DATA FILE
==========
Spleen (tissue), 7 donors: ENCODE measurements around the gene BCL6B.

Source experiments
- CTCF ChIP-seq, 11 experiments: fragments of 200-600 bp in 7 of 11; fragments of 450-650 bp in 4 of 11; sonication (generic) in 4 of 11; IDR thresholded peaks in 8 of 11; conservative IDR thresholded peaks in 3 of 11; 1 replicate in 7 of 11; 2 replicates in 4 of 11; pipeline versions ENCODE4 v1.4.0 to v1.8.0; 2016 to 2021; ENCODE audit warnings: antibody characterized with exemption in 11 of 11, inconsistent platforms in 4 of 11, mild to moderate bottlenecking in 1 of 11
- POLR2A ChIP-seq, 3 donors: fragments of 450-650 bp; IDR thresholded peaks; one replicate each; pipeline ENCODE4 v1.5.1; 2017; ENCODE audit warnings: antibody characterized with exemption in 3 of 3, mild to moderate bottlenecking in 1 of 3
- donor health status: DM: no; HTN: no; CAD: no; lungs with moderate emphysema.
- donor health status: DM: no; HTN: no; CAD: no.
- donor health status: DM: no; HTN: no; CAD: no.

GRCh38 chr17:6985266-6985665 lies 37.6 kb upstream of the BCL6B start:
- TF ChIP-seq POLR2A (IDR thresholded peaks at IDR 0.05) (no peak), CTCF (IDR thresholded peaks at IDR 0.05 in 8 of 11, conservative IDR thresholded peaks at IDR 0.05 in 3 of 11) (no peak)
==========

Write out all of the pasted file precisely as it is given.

Spleen (tissue), 7 donors: ENCODE measurements around the gene BCL6B.

Source experiments
- CTCF ChIP-seq, 11 experiments: fragments of 200-600 bp in 7 of 11; fragments of 450-650 bp in 4 of 11; sonication (generic) in 4 of 11; IDR thresholded peaks in 8 of 11; conservative IDR thresholded peaks in 3 of 11; 1 replicate in 7 of 11; 2 replicates in 4 of 11; pipeline versions ENCODE4 v1.4.0 to v1.8.0; 2016 to 2021; ENCODE audit warnings: antibody characterized with exemption in 11 of 11, inconsistent platforms in 4 of 11, mild to moderate bottlenecking in 1 of 11
- POLR2A ChIP-seq, 3 donors: fragments of 450-650 bp; IDR thresholded peaks; one replicate each; pipeline ENCODE4 v1.5.1; 2017; ENCODE audit warnings: antibody characterized with exemption in 3 of 3, mild to moderate bottlenecking in 1 of 3
- donor health status: DM: no; HTN: no; CAD: no; lungs with moderate emphysema.
- donor health status: DM: no; HTN: no; CAD: no.
- donor health status: DM: no; HTN: no; CAD: no.

GRCh38 chr17:6985266-6985665 lies 37.6 kb upstream of the BCL6B start:
- TF ChIP-seq POLR2A (IDR thresholded peaks at IDR 0.05) (no peak), CTCF (IDR thresholded peaks at IDR 0.05 in 8 of 11, conservative IDR thresholded peaks at IDR 0.05 in 3 of 11) (no peak)